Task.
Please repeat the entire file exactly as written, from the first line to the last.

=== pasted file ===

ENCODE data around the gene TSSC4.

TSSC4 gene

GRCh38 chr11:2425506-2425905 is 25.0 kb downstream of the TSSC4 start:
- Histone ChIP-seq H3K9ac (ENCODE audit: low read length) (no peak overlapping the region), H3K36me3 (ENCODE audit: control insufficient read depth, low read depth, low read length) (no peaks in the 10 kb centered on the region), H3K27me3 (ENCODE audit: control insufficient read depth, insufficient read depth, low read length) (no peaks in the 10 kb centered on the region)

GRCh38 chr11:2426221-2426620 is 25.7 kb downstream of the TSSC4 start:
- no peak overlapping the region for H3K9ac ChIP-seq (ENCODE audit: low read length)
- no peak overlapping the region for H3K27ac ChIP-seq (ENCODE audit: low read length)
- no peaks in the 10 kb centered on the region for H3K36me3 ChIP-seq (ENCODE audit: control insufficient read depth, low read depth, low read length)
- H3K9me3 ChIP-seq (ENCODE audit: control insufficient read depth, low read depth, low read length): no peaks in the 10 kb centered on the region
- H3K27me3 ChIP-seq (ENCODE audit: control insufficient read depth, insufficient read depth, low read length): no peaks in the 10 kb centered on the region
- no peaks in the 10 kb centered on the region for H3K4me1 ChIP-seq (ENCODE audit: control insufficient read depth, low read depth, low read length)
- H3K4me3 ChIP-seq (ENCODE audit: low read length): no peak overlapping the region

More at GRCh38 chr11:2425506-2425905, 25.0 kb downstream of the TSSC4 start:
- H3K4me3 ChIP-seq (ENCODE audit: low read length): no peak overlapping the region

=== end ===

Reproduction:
ENCODE data around the gene TSSC4.

TSSC4 gene

GRCh38 chr11:2425506-2425905 is 25.0 kb downstream of the TSSC4 start:
- Histone ChIP-seq H3K9ac (ENCODE audit: low read length) (no peak overlapping the region), H3K36me3 (ENCODE audit: control insufficient read depth, low read depth, low read length) (no peaks in the 10 kb centered on the region), H3K27me3 (ENCODE audit: control insufficient read depth, insufficient read depth, low read length) (no peaks in the 10 kb centered on the region)

GRCh38 chr11:2426221-2426620 is 25.7 kb downstream of the TSSC4 start:
- no peak overlapping the region for H3K9ac ChIP-seq (ENCODE audit: low read length)
- no peak overlapping the region for H3K27ac ChIP-seq (ENCODE audit: low read length)
- no peaks in the 10 kb centered on the region for H3K36me3 ChIP-seq (ENCODE audit: control insufficient read depth, low read depth, low read length)
- H3K9me3 ChIP-seq (ENCODE audit: control insufficient read depth, low read depth, low read length): no peaks in the 10 kb centered on the region
- H3K27me3 ChIP-seq (ENCODE audit: control insufficient read depth, insufficient read depth, low read length): no peaks in the 10 kb centered on the region
- no peaks in the 10 kb centered on the region for H3K4me1 ChIP-seq (ENCODE audit: control insufficient read depth, low read depth, low read length)
- H3K4me3 ChIP-seq (ENCODE audit: low read length): no peak overlapping the region

More at GRCh38 chr11:2425506-2425905, 25.0 kb downstream of the TSSC4 start:
- H3K4me3 ChIP-seq (ENCODE audit: low read length): no peak overlapping the region